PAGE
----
US abandons another failed Obama war strategy and attacks Taliban Drug dens
The top U.S. commander in Afghanistan says he is using new authority given him by President Trump to launch a bombing campaign against Taliban drug production facilities to cut off the revenue streams that have been funding the insurgency against Afghan government forces.The Taliban failed in most of their current objectives in the last few months and US forces are no longer restricted to defensive operations.
"In striking northern Helmand and the drug enterprises there, we're hitting the Taliban where it hurts, which is their finances,” said Gen. John “Mick” Nicholson, commander of the NATO-led Operation Resolute Support. “This is the first significant use of the new authorities.”
Until Trump unshackled U.S. commanders, airpower could be used only to protect U.S., NATO and Afghan forces, and not for offensive strikes.
“These new authorities allow me to go after the enemy in ways I couldn’t before,” said Nicholson, who says it took months to track Taliban revenue streams and develop targets that would not result in civilian casualties.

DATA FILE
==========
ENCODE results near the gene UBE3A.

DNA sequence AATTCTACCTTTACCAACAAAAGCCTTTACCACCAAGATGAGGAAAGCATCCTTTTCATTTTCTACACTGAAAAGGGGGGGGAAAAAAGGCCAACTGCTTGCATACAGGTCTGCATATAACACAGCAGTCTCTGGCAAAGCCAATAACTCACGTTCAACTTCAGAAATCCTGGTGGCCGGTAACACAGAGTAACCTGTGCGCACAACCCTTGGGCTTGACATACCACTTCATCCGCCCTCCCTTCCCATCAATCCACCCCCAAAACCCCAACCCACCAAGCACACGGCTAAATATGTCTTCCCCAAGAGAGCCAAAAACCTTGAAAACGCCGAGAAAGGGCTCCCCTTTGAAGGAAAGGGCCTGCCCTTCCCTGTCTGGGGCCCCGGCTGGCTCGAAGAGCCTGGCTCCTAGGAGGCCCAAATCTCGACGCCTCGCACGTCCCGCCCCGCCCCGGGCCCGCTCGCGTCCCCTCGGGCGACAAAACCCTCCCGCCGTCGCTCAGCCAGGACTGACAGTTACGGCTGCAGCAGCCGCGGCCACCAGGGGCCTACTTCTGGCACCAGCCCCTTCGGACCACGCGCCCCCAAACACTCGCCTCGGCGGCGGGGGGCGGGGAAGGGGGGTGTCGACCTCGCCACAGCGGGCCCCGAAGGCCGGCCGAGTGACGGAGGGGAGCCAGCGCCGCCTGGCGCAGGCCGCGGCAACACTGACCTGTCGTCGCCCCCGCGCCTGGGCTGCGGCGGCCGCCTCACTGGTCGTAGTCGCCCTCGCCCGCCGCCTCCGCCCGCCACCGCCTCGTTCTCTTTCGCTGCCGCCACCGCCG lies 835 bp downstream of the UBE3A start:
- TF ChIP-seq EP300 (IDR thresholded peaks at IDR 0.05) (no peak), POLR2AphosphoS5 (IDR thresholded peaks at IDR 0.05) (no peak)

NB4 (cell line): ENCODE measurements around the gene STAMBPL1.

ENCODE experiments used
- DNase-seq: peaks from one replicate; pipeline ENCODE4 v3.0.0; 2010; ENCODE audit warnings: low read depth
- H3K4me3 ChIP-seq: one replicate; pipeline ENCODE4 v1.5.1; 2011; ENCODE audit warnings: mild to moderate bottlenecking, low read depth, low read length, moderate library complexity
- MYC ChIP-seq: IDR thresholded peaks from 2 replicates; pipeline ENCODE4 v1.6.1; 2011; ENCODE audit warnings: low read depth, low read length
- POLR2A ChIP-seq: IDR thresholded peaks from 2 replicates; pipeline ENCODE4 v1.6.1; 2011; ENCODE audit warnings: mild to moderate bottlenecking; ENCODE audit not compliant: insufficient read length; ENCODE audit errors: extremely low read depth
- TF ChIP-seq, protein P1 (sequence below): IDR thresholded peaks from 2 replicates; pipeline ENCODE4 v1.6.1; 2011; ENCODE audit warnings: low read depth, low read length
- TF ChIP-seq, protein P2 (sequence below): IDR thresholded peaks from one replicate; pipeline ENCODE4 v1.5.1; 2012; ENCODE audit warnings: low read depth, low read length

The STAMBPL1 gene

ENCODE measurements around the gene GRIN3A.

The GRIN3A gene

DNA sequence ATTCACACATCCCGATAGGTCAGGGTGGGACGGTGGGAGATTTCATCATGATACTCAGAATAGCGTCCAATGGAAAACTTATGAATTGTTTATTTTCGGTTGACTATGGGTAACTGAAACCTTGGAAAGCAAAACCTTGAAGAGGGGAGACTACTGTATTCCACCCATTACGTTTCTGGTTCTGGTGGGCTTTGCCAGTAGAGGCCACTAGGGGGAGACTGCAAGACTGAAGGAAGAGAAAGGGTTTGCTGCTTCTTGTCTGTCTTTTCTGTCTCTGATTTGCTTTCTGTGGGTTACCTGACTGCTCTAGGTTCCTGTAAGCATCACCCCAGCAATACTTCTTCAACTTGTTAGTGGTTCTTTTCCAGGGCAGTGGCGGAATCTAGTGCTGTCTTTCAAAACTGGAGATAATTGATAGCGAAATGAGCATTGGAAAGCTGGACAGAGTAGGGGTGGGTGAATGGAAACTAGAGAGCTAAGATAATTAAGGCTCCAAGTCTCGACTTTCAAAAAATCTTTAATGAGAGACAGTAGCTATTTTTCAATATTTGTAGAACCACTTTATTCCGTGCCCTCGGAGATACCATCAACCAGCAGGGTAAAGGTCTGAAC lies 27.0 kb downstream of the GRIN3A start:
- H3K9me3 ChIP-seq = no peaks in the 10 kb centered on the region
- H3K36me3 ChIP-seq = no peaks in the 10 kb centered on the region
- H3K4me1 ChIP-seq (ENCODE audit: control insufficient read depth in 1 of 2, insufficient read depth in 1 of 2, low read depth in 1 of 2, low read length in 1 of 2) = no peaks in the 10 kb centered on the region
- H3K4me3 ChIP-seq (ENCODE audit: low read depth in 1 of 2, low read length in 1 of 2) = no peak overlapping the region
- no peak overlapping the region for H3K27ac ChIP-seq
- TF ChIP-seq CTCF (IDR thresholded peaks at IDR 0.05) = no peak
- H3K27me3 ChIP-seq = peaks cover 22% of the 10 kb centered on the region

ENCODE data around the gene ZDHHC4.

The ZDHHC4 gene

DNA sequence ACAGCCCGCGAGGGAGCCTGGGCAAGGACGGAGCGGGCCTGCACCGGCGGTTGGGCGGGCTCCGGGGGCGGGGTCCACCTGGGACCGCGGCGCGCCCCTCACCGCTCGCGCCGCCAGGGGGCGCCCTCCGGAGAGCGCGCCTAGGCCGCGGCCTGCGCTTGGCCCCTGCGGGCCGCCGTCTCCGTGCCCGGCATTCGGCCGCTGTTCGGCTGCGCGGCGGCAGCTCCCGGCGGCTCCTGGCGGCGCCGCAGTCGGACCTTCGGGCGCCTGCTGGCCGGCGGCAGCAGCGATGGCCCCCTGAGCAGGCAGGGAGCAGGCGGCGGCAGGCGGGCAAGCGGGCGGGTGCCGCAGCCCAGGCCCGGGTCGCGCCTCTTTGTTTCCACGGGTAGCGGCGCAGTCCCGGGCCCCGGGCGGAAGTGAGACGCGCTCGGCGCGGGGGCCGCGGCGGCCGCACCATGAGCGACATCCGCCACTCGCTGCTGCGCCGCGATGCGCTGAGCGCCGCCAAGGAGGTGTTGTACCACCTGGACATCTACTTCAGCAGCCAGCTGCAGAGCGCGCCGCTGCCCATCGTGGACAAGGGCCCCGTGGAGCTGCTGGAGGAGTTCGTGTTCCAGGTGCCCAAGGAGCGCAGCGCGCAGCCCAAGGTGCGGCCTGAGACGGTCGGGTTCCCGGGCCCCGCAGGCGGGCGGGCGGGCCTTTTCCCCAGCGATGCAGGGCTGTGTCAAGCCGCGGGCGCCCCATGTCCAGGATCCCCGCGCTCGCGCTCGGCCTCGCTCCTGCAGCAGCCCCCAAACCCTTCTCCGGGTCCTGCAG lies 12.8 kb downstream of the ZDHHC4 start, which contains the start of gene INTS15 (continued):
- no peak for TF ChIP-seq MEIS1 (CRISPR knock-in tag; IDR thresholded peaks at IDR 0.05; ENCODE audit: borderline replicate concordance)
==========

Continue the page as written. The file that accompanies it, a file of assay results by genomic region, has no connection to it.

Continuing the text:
The U.S. estimates the Taliban have 400 to 500 drug labs in the country, which generates $200 million in revenue. “We took 10 of those off the battlefield last night,” said Nicholson, adding that the attacks would continue in the coming days.
"Our message to the enemy is that you cannot win the war. It's time to lay down your arms and enter into a reconciliation process," Nicholson said. "If they don't, they're going to be consigned to irrelevance, as the Afghans expand their control of the country, or death. And so these are the choices they face."
Yesterday, strikes involved U.S. B-52 bombers dropping precision 500-pound bombs, and F-22 Raptor fighters dropping 250-pound munitions, as well as two strikes carried out by A-29s from Afghanistan's fledgling air force.
...Taking the shackles off the US forces will also give the Afghans an opportunity to not only resist the Taliban but also take away their sanctuaries and funding operations.
"We are seeing signs of friction and disagreement within the Taliban leadership ranks. They know they cannot win -- they can't win in the face of this growing capability" of the Afghan security forces, he added. The Taliban control "roughly" the same amount of territory they did a year ago.
The Taliban have taken "a step back in terms of enemy tactics to a guerrilla warfare type of strategy, from one where they attempt to seize and hold terrain."
"Now, the Taliban are interested, though, in making money, and to some extent it's fair to say that this movement has evolved into a narcoinsurgency, so that the profits from narcotics now exceed their operating expenses, and we find that the leadership of the Taliban fight over the money, and it's often divided along tribal lines," Nicholson continued. "They make their money in a couple of ways. One is the narcotics trafficking; second, illegal mining; kidnapping for hire; murder; etc. So, largely, they've evolved into a criminal organization and truly fit the definition of a narcoinsurgency."